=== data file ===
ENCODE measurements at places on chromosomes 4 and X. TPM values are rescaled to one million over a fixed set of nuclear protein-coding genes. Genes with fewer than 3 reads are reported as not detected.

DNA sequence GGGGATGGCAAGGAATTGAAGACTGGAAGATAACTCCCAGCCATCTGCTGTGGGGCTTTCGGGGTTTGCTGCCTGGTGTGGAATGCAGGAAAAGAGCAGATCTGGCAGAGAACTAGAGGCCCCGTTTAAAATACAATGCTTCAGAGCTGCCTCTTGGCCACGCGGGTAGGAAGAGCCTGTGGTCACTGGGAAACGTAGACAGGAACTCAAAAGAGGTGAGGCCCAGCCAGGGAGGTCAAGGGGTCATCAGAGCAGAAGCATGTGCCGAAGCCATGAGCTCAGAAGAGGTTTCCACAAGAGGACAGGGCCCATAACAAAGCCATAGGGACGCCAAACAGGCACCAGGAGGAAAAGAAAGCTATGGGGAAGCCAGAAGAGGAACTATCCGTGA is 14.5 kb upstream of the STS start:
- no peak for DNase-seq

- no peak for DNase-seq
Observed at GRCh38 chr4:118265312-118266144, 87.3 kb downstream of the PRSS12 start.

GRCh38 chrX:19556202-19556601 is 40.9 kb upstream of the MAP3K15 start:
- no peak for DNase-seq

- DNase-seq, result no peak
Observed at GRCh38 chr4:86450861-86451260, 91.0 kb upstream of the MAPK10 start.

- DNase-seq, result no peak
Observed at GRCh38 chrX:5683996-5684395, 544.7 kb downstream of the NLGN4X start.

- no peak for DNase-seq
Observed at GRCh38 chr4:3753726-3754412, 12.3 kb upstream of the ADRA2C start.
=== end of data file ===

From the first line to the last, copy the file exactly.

ENCODE measurements at places on chromosomes 4 and X. TPM values are rescaled to one million over a fixed set of nuclear protein-coding genes. Genes with fewer than 3 reads are reported as not detected.

DNA sequence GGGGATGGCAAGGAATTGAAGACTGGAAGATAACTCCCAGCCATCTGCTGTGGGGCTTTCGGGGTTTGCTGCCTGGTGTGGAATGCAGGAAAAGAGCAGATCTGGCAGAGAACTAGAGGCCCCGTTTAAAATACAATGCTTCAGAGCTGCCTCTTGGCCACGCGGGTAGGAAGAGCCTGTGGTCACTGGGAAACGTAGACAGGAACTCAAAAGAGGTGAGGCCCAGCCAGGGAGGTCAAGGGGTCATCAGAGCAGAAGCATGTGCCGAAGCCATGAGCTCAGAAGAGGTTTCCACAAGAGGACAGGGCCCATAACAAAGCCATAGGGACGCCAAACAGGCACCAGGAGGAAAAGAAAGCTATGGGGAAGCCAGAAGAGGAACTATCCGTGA is 14.5 kb upstream of the STS start:
- no peak for DNase-seq

- no peak for DNase-seq
Observed at GRCh38 chr4:118265312-118266144, 87.3 kb downstream of the PRSS12 start.

GRCh38 chrX:19556202-19556601 is 40.9 kb upstream of the MAP3K15 start:
- no peak for DNase-seq

- DNase-seq, result no peak
Observed at GRCh38 chr4:86450861-86451260, 91.0 kb upstream of the MAPK10 start.

- DNase-seq, result no peak
Observed at GRCh38 chrX:5683996-5684395, 544.7 kb downstream of the NLGN4X start.

- no peak for DNase-seq
Observed at GRCh38 chr4:3753726-3754412, 12.3 kb upstream of the ADRA2C start.